30.03.2017 | University of Nebraska-Lincoln

All articles from Health and Medicine >>>

The most recent press releases about innovation >>>

Die letzten 5 Focus-News des innovations-reports im Überblick:

Im Focus: A Challenging European Research Project to Develop New Tiny Microscopes

The Institute of Semiconductor Technology and the Institute of Physical and Theoretical Chemistry, both members of the Laboratory for Emerging Nanometrology (LENA), at Technische Universität Braunschweig are partners in a new European research project entitled ChipScope, which aims to develop a completely new and extremely small optical microscope capable of observing the interior of living cells in real time. A consortium of 7 partners from 5 countries will tackle this issue with very ambitious objectives during a four-year research program.

To demonstrate the usefulness of this new scientific tool, at the end of the project the developed chip-sized microscope will be used to observe in real-time...

Im Focus: Giant Magnetic Fields in the Universe

Astronomers from Bonn and Tautenburg in Thuringia (Germany) used the 100-m radio telescope at Effelsberg to observe several galaxy clusters. At the edges of these large accumulations of dark matter, stellar systems (galaxies), hot gas, and charged particles, they found magnetic fields that are exceptionally ordered over distances of many million light years. This makes them the most extended magnetic fields in the universe known so far.

The results will be published on March 22 in the journal „Astronomy & Astrophysics“.

Galaxy clusters are the largest gravitationally bound structures in the universe. With a typical extent of about 10 million light years, i.e. 100 times the...

Im Focus: Tracing down linear ubiquitination

Researchers at the Goethe University Frankfurt, together with partners from the University of Tübingen in Germany and Queen Mary University as well as Francis Crick Institute from London (UK) have developed a novel technology to decipher the secret ubiquitin code.

Ubiquitin is a small protein that can be linked to other cellular proteins, thereby controlling and modulating their functions. The attachment occurs in many...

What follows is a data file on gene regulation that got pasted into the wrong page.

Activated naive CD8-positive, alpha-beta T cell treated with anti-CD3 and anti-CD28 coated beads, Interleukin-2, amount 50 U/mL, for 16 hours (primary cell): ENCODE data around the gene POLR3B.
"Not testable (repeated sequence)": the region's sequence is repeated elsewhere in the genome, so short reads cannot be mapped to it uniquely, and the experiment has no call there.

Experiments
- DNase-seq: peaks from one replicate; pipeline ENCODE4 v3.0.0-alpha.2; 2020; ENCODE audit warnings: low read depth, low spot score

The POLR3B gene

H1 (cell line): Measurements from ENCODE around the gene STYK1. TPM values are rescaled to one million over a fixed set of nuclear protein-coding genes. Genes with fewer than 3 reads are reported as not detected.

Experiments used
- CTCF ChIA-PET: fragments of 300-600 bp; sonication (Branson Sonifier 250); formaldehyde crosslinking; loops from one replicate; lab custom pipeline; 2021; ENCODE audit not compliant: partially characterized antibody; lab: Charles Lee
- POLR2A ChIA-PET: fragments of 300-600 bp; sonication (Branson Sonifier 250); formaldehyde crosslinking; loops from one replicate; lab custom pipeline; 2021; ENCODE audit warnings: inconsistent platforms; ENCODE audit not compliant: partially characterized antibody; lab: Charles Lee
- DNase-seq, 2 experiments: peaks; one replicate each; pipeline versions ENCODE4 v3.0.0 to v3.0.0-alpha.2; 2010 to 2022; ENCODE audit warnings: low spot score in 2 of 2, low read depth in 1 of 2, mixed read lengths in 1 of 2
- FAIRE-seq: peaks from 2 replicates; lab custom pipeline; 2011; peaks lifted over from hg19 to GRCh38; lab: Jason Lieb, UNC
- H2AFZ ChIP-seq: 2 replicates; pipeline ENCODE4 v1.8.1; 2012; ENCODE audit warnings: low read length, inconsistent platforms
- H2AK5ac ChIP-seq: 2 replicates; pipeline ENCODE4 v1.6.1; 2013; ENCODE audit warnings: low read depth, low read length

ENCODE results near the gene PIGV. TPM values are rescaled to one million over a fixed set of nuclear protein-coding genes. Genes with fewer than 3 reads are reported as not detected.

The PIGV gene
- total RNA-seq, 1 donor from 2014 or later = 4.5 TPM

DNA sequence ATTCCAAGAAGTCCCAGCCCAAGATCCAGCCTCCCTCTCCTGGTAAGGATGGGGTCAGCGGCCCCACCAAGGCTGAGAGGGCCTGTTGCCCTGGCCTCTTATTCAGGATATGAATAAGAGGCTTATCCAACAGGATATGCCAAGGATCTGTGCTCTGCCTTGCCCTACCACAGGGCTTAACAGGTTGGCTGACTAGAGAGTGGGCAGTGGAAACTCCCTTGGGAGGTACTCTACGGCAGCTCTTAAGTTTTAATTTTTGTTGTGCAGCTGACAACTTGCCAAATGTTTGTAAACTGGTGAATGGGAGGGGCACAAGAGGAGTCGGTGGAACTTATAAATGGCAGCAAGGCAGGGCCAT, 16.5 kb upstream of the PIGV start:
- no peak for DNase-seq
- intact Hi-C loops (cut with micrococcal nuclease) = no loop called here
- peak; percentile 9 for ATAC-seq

Im Focus: Perovskite edges can be tuned for optoelectronic performance

Layered 2D material improves efficiency for solar cells and LEDs

In the eternal search for next generation high-efficiency solar cells and LEDs, scientists at Los Alamos National Laboratory and their partners are creating...

Im Focus: Polymer-coated silicon nanosheets as alternative to graphene: A perfect team for nanoelectronics

Silicon nanosheets are thin, two-dimensional layers with exceptional optoelectronic properties very similar to those of graphene. Albeit, the nanosheets are less stable. Now researchers at the Technical University of Munich (TUM) have, for the first time ever, produced a composite material combining silicon nanosheets and a polymer that is both UV-resistant and easy to process. This brings the scientists a significant step closer to industrial applications like flexible displays and photosensors.

Silicon nanosheets are thin, two-dimensional layers with exceptional optoelectronic properties very similar to those of graphene. Albeit, the nanosheets are...

All Focus news of the innovation-report >>>

Anzeige

Anzeige

Event News

International Land Use Symposium ILUS 2017: Call for Abstracts and Registration open

20.03.2017 | Event News

CONNECT 2017: International congress on connective tissue

14.03.2017 | Event News

ICTM Conference: Turbine Construction between Big Data and Additive Manufacturing

07.03.2017 | Event News

 
Latest News

'On-off switch' brings researchers a step closer to potential HIV vaccine

30.03.2017 | Health and Medicine

Penn studies find promise for innovations in liquid biopsies

30.03.2017 | Health and Medicine

An LED-based device for imaging radiation induced skin damage

30.03.2017 | Medical Engineering

VideoLinks
B2B-VideoLinks
More VideoLinks >>>